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Contribution of non-implanted ear to pitch perception for prelingually deafened cochlear implantees
Chen J.K. , Li L.P.
Cheng Hsin General Hospital, Department of Otolaryngology, Taipei, Taiwan, Republic of China
Introduction: Bimodal stimulation (BMS) has been shown to be beneficial for the performance of pitch ranking in
postlingually deafened adults. However, the contribution of non-implanted ears to pitch perception with respect to
duration of hearing aids (HAs) use for prelingually cochlear implantees remained unclear. This study aimed to
investigate whether or not experiences/duration of HAs use in the non-implanted ear improved pitch perception
ability in this population of subjects.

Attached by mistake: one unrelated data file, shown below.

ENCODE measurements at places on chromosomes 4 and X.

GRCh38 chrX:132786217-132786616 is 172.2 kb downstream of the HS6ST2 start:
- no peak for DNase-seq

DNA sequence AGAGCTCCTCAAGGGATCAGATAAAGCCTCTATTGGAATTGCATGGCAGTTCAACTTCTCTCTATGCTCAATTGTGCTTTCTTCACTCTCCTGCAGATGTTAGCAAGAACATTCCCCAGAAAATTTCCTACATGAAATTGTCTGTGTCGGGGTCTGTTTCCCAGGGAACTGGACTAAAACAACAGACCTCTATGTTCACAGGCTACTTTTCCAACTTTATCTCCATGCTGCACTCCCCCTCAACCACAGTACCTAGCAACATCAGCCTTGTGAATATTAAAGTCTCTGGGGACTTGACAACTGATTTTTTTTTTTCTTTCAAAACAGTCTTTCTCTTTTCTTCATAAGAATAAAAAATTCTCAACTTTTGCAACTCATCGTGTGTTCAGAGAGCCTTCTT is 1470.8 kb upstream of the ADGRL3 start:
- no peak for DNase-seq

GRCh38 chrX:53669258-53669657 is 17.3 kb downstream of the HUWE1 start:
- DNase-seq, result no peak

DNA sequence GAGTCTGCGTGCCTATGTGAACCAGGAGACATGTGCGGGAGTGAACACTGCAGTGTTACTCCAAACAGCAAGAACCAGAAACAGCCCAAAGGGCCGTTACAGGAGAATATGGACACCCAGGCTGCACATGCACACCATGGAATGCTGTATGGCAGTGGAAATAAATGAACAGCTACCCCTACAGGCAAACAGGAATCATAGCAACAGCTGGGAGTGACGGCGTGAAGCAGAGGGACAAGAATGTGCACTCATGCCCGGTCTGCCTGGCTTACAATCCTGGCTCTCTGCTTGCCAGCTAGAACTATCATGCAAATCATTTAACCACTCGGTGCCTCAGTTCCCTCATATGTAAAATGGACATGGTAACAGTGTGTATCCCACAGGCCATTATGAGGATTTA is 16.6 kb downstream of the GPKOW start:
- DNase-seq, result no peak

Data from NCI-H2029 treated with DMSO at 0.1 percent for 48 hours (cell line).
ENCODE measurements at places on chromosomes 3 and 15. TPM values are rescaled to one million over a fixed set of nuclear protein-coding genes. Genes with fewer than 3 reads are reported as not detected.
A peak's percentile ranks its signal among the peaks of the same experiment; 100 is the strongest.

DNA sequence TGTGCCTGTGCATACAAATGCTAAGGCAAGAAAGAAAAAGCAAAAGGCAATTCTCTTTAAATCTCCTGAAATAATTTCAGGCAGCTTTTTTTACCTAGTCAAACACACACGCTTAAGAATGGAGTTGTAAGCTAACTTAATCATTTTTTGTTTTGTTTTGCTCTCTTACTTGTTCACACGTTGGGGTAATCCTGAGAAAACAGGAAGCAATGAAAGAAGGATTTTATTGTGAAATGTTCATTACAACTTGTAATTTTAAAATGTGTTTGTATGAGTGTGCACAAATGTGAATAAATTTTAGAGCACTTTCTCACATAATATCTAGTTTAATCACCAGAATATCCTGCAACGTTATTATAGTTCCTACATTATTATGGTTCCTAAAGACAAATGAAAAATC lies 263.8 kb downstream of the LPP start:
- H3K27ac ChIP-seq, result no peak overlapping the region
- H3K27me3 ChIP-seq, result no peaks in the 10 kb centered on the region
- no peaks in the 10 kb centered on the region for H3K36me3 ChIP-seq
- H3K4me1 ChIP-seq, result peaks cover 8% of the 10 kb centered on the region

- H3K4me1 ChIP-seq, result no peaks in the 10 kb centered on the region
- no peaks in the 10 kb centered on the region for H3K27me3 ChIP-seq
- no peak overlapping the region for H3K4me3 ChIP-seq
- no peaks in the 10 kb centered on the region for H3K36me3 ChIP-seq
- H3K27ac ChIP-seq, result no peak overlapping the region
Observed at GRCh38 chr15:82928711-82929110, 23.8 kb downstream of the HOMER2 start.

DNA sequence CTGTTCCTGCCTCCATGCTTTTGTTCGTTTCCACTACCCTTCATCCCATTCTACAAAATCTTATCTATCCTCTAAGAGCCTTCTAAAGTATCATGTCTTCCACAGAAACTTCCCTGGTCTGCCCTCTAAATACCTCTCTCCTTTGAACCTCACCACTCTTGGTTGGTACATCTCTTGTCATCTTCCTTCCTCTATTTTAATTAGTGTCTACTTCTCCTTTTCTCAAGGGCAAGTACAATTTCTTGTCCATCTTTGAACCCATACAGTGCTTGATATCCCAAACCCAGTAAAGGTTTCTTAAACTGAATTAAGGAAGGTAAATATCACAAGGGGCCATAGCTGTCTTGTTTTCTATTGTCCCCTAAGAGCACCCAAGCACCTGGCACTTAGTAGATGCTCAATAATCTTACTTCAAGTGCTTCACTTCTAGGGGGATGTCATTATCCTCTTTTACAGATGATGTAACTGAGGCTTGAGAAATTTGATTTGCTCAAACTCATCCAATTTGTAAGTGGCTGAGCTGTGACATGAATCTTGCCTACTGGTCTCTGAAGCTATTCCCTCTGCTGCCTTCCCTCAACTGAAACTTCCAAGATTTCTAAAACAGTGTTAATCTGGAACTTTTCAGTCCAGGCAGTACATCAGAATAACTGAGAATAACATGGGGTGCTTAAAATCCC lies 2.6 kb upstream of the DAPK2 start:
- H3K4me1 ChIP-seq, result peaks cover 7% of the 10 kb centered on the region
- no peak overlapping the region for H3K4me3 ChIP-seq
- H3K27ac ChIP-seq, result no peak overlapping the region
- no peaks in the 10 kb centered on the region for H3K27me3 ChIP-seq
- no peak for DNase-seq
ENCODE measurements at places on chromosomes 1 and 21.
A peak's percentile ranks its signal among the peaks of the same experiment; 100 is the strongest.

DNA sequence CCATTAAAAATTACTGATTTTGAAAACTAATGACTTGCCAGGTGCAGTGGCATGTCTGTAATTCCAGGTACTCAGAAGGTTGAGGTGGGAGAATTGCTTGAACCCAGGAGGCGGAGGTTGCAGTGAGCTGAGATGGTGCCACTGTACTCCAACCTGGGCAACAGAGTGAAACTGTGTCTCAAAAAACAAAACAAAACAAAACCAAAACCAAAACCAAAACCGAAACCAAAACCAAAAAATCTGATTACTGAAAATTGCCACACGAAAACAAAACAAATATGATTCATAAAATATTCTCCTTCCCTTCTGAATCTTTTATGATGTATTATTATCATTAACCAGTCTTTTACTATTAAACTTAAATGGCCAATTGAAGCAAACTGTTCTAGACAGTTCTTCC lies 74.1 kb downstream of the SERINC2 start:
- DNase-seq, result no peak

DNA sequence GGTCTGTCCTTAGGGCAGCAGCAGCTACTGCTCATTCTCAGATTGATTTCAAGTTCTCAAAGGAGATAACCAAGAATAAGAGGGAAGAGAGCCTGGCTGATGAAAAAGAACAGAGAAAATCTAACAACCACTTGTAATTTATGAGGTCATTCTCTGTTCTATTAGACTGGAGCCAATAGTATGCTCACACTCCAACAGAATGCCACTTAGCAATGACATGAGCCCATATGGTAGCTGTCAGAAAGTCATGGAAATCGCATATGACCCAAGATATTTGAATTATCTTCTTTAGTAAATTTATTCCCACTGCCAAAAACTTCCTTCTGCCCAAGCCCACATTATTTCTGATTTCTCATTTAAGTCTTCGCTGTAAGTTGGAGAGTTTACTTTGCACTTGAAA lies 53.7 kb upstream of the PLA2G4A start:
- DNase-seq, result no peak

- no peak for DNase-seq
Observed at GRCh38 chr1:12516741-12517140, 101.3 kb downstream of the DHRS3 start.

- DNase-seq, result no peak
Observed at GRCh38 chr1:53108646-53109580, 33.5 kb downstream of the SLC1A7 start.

Materials and methods: Twenty-nine children with congenital/prelingual deafness of profound degree were
studied. Test stimuli consisted of two sequential piano tones, ranging from C (256 Hz) to B (495 Hz). Children
were asked to identify the pitch relationship between the two tones (i.e. same, higher, or lower).
Results: Duration of HAs use was the major factor related to the correct rate for pitch perception (p=0.001).
Other factors included duration of music training (p=0.017), age (p=0.004), and duration of HAs use before
implantation (p=0.024). Overall correct rate for pitch perception (O) could be best predicted by the model
combining both duration of HAs use (DuA) and duration of music training (DuM) (O=0.58XDuA+0.377XDuM,
r =0. 457, p< 0.001).
Discussion: Experiences of HAs use appear to improve pitch perception ability in prelingually cochlear
implantees. This suggests that incorporation of HAs use early in life and through the post-operative rehabilitation
program for prelingually deafened children with cochlear implants would be beneficial. A longitudinal study is
needed to show whether improvement of music performance with duration of HAs use in these children is
measurable using auditory evoked potentials.